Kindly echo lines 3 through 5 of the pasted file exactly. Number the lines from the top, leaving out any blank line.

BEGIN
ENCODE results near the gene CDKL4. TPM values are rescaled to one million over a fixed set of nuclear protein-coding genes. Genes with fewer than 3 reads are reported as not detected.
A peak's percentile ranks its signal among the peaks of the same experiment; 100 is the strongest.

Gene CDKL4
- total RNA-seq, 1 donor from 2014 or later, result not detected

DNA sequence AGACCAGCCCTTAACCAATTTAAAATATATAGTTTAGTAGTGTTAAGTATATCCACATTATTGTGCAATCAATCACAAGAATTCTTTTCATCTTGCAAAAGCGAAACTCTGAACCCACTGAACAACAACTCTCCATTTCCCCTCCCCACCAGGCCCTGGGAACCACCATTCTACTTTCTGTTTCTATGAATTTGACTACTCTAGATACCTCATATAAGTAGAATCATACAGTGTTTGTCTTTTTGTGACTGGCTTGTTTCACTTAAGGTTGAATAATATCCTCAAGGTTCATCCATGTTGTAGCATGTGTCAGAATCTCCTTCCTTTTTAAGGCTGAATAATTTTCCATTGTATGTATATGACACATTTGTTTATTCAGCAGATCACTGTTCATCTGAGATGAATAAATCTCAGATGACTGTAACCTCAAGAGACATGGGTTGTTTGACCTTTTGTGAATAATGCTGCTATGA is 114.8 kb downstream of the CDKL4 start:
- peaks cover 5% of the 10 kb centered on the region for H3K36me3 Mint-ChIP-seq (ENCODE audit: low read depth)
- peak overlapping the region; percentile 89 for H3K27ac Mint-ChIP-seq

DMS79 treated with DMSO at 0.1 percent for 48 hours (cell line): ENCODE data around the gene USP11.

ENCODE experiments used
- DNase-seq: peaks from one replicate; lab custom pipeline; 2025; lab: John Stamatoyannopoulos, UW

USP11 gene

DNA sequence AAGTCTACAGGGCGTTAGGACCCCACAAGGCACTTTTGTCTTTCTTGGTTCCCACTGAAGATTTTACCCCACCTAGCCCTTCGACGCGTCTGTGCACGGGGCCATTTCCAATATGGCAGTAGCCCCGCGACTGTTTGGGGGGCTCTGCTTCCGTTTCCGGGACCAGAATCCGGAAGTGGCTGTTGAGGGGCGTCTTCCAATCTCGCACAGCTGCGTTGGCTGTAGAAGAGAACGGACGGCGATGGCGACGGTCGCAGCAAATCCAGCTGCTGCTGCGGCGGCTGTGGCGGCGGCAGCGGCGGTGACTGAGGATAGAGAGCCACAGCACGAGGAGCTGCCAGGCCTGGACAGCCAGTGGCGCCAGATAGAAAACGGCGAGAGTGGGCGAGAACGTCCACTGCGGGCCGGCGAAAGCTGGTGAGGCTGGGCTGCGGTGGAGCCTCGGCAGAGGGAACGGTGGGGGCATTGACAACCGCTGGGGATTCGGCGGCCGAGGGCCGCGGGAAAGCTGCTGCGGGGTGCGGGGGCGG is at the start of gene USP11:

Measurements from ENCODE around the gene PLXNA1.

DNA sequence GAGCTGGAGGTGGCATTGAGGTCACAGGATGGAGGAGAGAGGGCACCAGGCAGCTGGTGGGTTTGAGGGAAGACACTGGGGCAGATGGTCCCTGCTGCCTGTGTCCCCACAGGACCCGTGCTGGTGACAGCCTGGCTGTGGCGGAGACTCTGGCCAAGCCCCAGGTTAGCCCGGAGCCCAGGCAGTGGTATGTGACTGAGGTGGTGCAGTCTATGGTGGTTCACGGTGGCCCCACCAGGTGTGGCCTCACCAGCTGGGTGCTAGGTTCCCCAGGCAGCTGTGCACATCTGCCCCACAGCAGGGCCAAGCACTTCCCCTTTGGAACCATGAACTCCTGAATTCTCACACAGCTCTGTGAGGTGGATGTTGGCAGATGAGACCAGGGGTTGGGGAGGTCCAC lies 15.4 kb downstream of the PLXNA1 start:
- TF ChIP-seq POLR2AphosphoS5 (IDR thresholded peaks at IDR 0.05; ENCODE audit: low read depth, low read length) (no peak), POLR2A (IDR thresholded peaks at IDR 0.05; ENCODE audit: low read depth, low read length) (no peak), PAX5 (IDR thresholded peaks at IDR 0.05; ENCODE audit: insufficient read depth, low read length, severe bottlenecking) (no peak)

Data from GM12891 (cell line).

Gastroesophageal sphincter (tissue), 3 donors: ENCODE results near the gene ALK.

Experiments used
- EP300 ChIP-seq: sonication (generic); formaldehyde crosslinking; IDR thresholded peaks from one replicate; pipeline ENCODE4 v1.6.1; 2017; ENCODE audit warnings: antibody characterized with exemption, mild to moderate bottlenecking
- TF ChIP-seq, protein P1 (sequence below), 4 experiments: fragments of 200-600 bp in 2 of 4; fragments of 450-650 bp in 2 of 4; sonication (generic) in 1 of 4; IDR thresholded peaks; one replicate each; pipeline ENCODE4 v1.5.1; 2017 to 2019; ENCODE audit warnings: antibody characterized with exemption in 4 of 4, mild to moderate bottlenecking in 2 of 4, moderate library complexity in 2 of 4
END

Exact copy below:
Gene CDKL4
- total RNA-seq, 1 donor from 2014 or later, result not detected

DNA sequence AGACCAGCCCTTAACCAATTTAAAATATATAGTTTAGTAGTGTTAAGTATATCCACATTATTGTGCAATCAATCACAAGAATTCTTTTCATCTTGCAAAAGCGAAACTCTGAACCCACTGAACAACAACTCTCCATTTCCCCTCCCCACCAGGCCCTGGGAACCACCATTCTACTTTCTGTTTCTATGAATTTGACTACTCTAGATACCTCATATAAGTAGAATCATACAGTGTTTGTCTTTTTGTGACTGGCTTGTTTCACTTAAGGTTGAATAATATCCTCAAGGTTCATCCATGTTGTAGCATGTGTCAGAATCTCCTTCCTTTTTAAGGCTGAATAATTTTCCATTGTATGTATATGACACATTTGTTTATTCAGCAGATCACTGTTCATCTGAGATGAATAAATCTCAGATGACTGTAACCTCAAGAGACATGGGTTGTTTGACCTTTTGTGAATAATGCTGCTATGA is 114.8 kb downstream of the CDKL4 start: